A Review of A Tale of Three Kings by Gene Edwards

Every now and then it is good to read a few things off the beaten path.  I recently finished reading A Tale of Three Kings by Gene Edwards.  A Tale of Three Kings is one of three books by Edwards recommended to me by Robert Marshall, one of the pastors I work with.  In addition to Robert’s recommendation, he also cautioned me against Edwards’ other works, noting they have a strong tone against the church and various forms of church leadership.  Being a supporter of the church and Biblical church leadership, I leave you with the same caution I received.  A Tale of Three Kings is a fictional look at the story of David and his relationship to Saul and David’s later relationship with Absalom.  Generally, I like fictional accounts based on Biblical narrative.  At their best fictional accounts can help us understand the personal nature of the Biblical account and give us deeper insight into its meaning.  At their worst, fictional accounts can skew and obscure the truth.  I would caution everyone as they read fictional retellings of Biblical stories to make sure they have reviewed the Biblical narrative thoroughly before reading a retelling.  We do not want the retelling to become the way we see the story of Scripture.  Let scripture be a rule unto itself.  With all that said, I was pleasantly surprised by Edwards work in A Tale of Three Kings and I want to take a few moments to recount three points Edwards makes in his book that I found to be helpful and one theological disagreement I had with the book.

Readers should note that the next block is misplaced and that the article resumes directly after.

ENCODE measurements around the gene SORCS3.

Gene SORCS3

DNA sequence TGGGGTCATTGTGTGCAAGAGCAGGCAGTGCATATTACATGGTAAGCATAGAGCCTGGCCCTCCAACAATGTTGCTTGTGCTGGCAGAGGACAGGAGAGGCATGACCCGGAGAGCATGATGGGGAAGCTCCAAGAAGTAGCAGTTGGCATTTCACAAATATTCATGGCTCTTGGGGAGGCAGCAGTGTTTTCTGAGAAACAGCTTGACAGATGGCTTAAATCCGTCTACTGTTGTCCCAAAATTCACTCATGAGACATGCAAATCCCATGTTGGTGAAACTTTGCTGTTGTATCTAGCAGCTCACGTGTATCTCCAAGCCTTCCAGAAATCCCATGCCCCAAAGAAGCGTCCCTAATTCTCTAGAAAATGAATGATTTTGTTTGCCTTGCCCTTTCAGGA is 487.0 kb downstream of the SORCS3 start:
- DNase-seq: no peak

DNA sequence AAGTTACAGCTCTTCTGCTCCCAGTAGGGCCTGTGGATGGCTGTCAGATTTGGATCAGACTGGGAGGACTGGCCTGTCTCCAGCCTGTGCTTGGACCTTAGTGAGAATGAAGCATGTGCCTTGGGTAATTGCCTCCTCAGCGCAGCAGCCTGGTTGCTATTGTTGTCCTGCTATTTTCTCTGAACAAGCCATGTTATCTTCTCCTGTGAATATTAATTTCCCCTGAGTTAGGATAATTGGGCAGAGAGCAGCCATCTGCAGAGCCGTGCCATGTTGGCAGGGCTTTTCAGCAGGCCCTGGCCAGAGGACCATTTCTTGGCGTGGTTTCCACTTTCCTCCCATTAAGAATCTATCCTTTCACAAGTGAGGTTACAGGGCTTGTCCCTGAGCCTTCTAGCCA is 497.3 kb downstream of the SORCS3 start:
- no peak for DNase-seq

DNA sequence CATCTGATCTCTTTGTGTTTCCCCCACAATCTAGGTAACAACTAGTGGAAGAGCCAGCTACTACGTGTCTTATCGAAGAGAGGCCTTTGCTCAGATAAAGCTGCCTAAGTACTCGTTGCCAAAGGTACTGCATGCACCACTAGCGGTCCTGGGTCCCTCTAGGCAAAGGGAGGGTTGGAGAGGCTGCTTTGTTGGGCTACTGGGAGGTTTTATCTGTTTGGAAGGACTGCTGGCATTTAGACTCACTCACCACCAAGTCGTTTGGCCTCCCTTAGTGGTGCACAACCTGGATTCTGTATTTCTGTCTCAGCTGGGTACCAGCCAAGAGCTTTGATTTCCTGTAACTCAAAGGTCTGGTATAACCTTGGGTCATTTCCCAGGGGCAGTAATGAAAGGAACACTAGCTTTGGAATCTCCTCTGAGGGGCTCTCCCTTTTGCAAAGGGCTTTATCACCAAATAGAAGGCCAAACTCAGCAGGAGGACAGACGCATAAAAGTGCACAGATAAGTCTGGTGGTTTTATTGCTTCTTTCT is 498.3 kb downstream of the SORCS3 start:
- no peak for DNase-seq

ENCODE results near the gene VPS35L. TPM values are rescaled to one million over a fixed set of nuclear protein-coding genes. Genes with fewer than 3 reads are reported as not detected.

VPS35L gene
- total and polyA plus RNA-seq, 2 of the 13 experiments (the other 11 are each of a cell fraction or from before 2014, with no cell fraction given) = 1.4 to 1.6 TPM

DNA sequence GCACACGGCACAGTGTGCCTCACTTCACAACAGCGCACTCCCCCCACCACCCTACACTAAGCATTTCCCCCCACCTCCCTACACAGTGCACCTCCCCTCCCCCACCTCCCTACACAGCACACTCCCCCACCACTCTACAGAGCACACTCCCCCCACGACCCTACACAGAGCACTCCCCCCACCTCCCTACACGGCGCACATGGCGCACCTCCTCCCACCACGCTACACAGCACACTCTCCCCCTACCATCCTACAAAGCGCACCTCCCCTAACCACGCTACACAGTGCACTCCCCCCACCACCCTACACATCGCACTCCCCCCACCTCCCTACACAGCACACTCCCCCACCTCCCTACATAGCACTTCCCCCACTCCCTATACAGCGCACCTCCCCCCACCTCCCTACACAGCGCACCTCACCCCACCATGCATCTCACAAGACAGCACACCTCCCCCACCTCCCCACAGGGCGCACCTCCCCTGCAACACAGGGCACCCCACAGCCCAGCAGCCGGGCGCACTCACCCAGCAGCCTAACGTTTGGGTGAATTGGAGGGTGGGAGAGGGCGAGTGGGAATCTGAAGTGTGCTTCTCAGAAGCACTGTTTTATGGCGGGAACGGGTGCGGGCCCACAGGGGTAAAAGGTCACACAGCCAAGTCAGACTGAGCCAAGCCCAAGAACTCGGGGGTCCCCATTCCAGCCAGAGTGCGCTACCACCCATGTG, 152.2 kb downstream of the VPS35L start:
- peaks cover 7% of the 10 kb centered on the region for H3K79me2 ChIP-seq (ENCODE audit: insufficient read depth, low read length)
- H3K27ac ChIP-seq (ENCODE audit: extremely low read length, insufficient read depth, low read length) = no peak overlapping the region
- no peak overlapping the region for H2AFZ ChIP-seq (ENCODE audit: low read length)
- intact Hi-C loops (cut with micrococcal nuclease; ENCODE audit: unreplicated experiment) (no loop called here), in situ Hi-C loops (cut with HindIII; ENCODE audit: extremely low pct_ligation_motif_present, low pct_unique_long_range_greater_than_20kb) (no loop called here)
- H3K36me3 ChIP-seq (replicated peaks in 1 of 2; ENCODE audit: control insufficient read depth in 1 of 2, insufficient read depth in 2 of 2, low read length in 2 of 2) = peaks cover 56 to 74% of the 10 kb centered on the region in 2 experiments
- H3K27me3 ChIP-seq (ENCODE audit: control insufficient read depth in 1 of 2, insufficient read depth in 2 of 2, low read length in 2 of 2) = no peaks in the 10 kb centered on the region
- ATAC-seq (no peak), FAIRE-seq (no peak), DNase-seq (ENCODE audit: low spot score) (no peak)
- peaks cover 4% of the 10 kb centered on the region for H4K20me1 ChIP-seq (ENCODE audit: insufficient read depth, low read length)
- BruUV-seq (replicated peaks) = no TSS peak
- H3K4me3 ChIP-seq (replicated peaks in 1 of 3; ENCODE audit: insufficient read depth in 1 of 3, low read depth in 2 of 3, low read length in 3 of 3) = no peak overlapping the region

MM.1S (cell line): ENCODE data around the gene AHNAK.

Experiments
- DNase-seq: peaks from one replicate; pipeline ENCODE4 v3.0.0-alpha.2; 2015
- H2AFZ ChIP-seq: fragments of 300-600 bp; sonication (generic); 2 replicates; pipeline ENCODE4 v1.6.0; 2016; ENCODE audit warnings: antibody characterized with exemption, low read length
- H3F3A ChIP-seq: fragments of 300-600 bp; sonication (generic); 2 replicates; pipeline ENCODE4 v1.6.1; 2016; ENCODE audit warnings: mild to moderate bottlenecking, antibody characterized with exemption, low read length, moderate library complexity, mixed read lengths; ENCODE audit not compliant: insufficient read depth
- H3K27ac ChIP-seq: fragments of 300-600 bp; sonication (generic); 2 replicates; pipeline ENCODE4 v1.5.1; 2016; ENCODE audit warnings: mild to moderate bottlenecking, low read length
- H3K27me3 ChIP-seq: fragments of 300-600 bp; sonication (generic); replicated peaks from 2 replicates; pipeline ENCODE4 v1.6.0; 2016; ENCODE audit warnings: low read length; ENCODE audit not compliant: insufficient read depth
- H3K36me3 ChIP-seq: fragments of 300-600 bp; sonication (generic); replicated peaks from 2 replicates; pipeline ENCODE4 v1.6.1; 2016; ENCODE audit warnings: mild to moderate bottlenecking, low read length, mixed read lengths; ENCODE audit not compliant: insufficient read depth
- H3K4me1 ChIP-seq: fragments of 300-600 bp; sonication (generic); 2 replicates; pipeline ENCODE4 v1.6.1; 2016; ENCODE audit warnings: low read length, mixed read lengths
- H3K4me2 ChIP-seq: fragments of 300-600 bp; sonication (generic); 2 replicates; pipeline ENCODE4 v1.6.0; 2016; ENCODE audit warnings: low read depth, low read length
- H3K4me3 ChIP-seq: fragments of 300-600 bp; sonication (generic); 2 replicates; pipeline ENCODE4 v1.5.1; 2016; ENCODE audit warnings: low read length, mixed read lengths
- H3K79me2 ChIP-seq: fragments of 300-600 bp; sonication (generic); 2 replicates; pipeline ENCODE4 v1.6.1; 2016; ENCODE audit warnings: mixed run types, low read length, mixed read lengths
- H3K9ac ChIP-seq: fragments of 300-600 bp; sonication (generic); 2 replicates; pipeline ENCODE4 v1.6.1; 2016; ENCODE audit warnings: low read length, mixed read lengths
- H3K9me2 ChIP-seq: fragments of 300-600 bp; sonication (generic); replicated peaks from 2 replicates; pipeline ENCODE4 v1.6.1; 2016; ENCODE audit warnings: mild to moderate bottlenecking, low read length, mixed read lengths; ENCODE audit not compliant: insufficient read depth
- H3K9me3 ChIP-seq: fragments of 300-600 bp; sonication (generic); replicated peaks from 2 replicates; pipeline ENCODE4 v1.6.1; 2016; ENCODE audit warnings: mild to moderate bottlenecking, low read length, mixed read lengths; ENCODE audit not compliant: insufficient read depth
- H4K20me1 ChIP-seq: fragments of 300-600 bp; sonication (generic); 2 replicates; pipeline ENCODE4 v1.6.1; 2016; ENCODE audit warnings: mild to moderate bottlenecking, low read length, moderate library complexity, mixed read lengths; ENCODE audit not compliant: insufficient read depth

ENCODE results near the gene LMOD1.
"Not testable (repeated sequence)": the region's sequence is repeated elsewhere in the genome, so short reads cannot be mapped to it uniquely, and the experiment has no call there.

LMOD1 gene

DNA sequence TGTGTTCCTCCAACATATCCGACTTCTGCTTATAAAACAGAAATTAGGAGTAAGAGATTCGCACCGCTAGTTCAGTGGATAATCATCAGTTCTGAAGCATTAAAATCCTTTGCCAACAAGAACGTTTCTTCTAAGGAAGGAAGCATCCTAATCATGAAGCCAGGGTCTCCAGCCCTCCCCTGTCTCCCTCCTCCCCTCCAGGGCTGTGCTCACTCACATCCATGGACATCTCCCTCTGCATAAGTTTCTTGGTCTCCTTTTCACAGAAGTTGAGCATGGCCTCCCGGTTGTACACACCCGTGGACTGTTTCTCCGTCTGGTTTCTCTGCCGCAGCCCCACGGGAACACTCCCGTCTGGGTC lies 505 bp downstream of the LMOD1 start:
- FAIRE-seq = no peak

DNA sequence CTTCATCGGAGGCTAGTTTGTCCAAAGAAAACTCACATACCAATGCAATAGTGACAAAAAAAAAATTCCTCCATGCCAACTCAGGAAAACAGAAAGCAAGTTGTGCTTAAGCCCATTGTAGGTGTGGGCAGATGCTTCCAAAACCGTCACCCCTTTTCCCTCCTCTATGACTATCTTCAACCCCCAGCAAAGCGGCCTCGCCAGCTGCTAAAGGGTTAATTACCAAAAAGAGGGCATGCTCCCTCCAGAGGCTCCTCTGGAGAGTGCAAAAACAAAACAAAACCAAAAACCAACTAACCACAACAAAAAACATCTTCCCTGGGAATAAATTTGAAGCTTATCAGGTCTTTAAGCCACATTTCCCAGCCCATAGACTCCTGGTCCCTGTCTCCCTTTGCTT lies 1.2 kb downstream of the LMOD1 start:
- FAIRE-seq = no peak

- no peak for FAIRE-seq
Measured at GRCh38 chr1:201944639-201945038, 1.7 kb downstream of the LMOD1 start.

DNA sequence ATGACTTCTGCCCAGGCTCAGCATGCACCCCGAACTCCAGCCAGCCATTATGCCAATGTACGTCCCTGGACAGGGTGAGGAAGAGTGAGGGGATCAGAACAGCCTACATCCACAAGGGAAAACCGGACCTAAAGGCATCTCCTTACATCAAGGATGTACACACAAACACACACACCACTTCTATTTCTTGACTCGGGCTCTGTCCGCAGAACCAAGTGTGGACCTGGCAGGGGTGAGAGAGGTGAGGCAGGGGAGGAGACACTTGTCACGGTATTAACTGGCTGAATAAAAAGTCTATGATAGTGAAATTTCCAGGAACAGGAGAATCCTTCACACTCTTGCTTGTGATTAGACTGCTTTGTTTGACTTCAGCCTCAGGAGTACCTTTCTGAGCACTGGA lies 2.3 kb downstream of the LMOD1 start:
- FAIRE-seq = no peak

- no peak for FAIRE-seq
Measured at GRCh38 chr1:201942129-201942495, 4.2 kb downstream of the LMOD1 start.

The subtitle for Edwards book is A Study in Brokenness.  This subtitle really threw me off when I began to read Edward’s version of the story of David and Saul, but I quickly caught on to the point that Edwards was making.  Edwards recounts David’s anointing as King of Israel by Samuel making this remark about the situation,